US airlines look to come to terms with the possibility of climate change legislation and regulation

US airlines look to come to terms with the possibility of climate change legislation and regulation | ATA, Waxman, Markey, EPA

Rep. Edward Markey (left), co-sponsor of the Clean Energy and Security Act 2009
Tue 28 Apr 2009 – Climate change has moved high on the US political agenda over the last month. This week, the Obama administration is convening a meeting of 17 major developed and developing nations in Washington to begin talks on international action as a prelude to the UN climate summit in December. Tougher regulations on aircraft greenhouse gas emissions are now likely from the US Environmental Protection Agency and the proposed Waxman-Markey bill currently being debated on Capitol Hill seeks to introduce an emissions cap-and-trade system that will impact on US airlines.
This is therefore a busy time for industrial lobbyists such as the Air Transport Association of America (ATA), representing the bulk of US airlines, which is tasked with scrutinizing and reacting to the proposals.
Nancy Young, Vice President of Environment at the ATA, said the Waxman-Markey discussion draft has some significant similarities to the unsuccessful Lieberman-Warner Climate Security Act proposed last year but also some significant differences as well.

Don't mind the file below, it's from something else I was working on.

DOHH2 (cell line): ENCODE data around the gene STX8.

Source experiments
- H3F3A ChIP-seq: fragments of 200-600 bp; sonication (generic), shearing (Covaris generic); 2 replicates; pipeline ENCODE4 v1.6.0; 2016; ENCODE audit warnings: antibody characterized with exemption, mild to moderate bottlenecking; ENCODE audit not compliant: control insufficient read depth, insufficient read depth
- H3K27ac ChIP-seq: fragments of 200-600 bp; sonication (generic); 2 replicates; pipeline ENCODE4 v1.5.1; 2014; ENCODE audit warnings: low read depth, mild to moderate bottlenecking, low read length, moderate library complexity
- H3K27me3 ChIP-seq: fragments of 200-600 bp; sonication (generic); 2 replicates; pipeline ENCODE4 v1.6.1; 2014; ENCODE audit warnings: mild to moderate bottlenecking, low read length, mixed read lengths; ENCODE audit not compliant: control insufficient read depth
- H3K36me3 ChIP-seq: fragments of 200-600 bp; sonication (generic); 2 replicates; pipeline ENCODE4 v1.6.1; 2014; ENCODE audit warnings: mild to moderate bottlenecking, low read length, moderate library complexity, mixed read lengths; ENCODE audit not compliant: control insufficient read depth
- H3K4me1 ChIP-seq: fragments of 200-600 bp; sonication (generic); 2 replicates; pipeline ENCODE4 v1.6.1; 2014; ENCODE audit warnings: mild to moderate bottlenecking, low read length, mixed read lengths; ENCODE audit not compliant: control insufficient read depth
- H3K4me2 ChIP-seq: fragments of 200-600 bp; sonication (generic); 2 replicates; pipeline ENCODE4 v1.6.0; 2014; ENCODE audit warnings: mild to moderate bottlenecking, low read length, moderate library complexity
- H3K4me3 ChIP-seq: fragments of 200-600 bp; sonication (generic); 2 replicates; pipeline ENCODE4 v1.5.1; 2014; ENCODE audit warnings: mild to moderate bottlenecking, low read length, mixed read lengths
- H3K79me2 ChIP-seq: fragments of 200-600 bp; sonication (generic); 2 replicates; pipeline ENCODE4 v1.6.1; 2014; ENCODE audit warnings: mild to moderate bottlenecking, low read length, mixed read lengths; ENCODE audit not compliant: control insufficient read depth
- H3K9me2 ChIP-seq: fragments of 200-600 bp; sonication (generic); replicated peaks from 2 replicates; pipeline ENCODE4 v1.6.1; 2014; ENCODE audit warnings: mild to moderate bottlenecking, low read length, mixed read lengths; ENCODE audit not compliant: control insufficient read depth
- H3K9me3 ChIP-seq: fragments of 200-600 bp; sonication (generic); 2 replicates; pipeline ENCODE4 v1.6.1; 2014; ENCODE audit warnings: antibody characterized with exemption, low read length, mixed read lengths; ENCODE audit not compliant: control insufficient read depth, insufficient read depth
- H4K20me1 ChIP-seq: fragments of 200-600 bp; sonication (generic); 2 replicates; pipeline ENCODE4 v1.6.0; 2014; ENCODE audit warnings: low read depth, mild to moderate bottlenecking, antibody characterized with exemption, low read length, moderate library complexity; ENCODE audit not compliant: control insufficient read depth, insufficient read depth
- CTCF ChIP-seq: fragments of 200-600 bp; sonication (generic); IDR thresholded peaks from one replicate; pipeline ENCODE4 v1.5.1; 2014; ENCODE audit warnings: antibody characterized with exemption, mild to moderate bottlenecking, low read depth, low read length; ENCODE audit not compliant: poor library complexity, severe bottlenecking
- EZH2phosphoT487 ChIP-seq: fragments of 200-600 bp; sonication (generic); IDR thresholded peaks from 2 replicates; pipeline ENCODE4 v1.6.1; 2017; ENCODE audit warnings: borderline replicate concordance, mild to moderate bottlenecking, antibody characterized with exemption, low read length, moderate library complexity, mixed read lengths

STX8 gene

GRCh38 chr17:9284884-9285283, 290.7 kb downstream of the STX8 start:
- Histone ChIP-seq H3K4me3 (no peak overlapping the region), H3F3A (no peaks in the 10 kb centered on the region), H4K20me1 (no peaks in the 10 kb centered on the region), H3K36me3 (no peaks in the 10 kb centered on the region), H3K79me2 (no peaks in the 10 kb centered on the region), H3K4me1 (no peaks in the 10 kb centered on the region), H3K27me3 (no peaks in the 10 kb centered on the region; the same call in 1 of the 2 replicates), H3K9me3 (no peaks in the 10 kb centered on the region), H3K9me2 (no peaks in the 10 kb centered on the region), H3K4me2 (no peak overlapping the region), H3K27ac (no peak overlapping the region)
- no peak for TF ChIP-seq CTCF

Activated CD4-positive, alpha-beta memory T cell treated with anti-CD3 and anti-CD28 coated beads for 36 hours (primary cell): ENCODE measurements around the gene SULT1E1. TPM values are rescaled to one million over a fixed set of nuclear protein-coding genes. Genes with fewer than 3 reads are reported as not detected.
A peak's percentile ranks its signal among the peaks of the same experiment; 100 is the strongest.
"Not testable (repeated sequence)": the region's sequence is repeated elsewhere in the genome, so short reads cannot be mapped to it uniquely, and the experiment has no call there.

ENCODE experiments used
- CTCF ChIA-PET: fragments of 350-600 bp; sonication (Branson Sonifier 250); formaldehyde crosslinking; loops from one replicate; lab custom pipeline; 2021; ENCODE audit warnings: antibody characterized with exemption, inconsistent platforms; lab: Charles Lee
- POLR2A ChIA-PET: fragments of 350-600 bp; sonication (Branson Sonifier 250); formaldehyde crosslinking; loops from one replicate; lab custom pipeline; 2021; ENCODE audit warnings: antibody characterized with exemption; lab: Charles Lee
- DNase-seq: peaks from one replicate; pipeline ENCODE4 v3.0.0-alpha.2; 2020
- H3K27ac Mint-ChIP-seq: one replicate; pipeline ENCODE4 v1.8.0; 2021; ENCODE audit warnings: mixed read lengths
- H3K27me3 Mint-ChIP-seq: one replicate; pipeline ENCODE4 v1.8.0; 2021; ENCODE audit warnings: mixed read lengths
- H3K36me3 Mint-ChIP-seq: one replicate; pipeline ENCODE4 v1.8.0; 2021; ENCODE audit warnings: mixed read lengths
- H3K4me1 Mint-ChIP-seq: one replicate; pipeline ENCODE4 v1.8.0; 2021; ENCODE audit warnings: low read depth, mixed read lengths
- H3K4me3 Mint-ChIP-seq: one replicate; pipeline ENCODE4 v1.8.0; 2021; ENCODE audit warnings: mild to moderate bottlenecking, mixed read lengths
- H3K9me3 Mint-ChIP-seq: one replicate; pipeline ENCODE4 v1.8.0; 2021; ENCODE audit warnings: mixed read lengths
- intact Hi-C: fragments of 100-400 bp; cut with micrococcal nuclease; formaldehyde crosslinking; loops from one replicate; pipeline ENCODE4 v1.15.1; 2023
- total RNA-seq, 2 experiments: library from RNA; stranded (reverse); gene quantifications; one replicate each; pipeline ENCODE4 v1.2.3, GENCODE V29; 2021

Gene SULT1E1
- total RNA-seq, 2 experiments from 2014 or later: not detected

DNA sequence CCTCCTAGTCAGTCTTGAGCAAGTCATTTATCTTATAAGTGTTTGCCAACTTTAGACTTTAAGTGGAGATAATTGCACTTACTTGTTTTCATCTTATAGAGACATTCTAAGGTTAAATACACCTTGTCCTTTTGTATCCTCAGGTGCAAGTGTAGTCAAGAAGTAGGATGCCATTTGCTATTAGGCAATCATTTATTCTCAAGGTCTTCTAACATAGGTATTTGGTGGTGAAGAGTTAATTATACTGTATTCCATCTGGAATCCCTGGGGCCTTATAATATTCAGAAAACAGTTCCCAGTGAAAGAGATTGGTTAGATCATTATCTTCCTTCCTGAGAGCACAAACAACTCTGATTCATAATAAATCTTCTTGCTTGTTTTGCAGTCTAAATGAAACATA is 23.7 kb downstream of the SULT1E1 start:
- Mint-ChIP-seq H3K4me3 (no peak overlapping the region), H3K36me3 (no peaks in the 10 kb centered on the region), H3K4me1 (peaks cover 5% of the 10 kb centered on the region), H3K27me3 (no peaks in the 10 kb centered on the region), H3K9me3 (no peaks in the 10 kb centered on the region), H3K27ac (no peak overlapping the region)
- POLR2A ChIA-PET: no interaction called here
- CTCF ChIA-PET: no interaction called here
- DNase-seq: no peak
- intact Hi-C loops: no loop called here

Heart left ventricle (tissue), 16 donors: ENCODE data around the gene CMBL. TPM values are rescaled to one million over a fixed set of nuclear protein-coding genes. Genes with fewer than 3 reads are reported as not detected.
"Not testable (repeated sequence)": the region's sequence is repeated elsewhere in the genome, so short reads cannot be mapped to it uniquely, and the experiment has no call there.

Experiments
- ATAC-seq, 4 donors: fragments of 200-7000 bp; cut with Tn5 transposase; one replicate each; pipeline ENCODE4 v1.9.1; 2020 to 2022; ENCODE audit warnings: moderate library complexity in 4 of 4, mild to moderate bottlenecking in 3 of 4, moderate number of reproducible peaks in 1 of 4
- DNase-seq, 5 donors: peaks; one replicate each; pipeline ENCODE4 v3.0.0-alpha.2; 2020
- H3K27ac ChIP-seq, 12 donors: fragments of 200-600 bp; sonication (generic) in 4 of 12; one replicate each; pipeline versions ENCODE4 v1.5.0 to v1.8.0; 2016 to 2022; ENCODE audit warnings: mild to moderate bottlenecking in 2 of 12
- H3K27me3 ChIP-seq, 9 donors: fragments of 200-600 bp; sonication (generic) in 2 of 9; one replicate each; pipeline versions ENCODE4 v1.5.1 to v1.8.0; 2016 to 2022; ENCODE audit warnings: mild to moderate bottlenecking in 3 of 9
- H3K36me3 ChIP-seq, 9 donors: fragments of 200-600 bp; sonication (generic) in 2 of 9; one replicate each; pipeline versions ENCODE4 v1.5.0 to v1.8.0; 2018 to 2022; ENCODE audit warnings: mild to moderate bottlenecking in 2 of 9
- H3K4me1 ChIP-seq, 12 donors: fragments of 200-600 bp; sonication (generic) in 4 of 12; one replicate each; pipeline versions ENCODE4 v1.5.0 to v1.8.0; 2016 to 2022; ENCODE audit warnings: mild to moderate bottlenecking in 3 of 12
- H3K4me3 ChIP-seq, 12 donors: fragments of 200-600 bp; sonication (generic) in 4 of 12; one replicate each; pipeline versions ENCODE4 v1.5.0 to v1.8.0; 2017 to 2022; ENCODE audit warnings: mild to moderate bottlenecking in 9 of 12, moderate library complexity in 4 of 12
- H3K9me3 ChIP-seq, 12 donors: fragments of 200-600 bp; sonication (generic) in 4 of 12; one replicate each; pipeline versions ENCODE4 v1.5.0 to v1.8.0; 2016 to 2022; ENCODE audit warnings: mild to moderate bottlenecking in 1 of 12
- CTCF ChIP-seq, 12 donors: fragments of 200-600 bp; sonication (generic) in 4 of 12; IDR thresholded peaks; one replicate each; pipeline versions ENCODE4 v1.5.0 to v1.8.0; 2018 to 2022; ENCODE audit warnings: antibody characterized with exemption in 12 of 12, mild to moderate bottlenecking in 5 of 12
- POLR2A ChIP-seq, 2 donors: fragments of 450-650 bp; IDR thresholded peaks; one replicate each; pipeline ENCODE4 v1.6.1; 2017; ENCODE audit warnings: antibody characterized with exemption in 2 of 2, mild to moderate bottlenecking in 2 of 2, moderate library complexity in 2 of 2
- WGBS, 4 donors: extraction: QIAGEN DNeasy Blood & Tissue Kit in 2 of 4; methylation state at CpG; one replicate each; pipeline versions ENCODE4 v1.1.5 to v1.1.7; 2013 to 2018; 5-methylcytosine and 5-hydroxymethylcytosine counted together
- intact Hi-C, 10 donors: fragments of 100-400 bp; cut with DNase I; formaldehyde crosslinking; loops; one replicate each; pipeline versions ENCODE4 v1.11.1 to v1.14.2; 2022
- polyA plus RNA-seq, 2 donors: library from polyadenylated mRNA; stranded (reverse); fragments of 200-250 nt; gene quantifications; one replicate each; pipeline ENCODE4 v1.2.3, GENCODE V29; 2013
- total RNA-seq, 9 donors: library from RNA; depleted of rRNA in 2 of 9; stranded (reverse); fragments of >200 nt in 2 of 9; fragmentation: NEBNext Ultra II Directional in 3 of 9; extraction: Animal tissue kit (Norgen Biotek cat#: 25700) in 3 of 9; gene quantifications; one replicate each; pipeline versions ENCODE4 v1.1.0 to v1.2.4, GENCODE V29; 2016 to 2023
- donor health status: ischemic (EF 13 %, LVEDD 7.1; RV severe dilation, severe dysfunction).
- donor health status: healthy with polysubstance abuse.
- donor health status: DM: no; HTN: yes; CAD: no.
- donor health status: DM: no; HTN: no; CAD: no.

“As a discussion draft they are leaving room open for adjustments,” she told GreenAir Online. “On a couple of key issues they have made no proposals: there is no mention of the level of free allowances and what would happen to the revenues raised by the auctioning of those allowances that would have to be paid for. These are big structural differences from Lieberman-Warner.”
Lieberman-Warner would have required a cap-and-trade scheme to apply upstream to the fuel providers, who in turn would have passed on their costs to airlines, effectively as a tax on fuel, without any free allocation of allowances to the airlines. Waxman-Markey proposes a similar approach but, said Young: “What we don’t know is whether or not we would get any free allowances. We believe we have a good case for receiving them based our historical achievements on fuel efficiency.”